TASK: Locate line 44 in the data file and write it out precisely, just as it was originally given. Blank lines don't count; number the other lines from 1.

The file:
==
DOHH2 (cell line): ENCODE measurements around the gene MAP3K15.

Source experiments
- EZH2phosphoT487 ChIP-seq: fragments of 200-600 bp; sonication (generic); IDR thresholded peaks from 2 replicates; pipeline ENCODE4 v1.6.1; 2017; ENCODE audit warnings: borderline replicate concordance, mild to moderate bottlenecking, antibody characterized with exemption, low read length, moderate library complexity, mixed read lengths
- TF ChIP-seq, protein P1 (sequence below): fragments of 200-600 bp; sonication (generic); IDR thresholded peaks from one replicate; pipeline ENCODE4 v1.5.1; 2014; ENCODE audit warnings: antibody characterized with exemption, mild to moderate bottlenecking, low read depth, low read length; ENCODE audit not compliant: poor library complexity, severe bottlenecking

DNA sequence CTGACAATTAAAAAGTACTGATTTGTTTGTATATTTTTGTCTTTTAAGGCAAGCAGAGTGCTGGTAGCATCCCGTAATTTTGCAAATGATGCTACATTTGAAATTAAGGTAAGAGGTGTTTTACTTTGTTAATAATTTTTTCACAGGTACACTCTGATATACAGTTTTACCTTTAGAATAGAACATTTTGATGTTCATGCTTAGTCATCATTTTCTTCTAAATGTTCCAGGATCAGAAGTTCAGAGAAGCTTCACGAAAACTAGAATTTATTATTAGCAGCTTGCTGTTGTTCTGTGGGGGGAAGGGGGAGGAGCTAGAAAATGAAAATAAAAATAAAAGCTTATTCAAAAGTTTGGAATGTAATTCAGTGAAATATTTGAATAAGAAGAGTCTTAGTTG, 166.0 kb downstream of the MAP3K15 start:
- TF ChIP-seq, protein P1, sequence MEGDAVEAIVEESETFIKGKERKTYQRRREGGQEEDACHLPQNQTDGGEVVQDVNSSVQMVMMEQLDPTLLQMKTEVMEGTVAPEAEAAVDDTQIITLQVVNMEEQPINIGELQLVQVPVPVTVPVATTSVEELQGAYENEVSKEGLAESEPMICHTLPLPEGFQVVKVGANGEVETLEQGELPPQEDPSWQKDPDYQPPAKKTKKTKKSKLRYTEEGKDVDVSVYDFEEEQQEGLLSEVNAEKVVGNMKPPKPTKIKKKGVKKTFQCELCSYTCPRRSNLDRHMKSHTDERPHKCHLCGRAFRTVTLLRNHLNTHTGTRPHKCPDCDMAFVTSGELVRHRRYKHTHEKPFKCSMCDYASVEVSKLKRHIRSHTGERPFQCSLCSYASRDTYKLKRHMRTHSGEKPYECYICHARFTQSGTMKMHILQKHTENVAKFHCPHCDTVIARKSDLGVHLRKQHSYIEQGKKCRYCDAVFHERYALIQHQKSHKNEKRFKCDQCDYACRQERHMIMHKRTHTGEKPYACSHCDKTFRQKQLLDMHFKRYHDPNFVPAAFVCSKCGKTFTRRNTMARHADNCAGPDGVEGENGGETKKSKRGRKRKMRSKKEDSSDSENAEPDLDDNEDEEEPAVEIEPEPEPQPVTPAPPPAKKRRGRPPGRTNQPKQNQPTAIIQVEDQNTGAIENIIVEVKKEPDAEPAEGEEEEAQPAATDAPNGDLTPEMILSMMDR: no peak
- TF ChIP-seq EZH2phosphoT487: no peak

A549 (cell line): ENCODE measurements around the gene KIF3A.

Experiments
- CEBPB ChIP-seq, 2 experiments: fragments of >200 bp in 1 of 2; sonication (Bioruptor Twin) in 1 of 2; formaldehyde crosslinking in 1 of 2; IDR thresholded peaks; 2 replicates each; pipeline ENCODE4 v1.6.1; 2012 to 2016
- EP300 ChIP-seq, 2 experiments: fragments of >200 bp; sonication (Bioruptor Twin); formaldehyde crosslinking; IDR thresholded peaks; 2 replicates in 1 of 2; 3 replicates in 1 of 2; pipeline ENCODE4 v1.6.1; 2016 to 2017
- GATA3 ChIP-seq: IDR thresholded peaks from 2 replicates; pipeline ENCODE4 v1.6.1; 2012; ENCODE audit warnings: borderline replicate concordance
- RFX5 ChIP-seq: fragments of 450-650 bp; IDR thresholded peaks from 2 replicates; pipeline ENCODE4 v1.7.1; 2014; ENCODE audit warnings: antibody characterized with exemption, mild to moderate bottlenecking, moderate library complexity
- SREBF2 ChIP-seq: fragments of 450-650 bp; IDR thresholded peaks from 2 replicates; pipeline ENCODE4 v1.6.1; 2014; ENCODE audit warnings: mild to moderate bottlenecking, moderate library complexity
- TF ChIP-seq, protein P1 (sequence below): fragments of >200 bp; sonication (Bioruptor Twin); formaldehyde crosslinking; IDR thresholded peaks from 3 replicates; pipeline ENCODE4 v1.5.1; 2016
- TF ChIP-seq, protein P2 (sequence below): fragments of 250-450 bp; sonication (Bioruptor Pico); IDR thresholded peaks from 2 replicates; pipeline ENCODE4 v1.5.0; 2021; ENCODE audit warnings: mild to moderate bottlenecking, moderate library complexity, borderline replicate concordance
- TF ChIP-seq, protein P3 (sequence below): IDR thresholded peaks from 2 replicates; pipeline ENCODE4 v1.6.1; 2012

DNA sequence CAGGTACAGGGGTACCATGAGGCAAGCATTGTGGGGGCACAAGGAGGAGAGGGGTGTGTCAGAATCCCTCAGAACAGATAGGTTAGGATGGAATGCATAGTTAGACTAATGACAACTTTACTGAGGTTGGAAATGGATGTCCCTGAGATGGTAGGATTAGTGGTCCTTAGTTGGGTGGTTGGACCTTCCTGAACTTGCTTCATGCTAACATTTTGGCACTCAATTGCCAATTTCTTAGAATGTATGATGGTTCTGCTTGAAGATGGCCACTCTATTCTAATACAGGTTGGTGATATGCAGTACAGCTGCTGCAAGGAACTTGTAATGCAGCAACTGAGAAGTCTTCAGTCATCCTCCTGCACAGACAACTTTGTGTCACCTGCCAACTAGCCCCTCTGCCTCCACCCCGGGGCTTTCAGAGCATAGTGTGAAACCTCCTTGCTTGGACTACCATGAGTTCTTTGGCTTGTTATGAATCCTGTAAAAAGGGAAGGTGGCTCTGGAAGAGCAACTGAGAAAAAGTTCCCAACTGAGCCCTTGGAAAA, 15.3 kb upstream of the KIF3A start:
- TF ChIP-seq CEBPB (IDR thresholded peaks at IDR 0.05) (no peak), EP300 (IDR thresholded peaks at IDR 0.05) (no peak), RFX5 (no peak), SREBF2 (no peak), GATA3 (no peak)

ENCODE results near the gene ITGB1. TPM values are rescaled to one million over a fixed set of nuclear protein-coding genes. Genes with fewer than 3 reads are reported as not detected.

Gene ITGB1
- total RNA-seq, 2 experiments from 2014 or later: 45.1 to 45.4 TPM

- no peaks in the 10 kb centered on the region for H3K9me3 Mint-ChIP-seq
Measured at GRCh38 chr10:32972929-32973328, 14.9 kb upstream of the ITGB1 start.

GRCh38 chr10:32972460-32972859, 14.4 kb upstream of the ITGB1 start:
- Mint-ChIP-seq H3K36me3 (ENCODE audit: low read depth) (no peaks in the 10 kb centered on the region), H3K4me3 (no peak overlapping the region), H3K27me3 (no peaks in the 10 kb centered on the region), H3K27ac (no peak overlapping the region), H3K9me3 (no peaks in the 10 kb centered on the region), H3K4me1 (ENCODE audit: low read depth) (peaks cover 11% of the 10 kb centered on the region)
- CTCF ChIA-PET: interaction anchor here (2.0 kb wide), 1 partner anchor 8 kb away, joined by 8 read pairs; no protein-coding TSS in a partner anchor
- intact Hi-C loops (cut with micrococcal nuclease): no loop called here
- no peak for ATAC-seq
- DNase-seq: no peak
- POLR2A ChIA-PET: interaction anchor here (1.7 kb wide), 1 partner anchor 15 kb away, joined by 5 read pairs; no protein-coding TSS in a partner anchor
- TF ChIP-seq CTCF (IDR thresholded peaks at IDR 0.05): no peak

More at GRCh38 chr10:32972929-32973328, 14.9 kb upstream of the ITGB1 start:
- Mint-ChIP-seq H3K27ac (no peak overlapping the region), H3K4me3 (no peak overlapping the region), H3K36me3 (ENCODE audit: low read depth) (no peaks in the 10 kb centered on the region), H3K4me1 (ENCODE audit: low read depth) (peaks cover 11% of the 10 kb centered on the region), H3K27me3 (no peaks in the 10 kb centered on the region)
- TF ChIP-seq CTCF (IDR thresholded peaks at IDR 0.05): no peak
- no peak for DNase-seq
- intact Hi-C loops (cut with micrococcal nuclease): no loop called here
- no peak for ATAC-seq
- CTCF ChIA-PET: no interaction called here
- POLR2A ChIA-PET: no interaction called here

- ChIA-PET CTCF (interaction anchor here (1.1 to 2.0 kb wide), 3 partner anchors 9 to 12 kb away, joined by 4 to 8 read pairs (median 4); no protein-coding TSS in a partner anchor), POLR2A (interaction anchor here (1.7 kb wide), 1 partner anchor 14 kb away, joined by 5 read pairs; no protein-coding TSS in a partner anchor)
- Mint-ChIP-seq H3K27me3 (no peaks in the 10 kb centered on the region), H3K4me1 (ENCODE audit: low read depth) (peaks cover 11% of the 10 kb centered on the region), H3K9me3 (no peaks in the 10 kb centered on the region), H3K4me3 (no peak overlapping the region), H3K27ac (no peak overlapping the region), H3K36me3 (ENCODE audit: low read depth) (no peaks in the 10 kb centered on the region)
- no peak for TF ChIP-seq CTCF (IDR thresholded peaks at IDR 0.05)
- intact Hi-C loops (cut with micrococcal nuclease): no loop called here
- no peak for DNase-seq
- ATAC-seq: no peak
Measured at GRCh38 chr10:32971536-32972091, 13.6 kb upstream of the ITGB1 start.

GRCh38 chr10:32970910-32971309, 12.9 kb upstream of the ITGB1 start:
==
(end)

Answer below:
- intact Hi-C loops (cut with micrococcal nuclease): no loop called here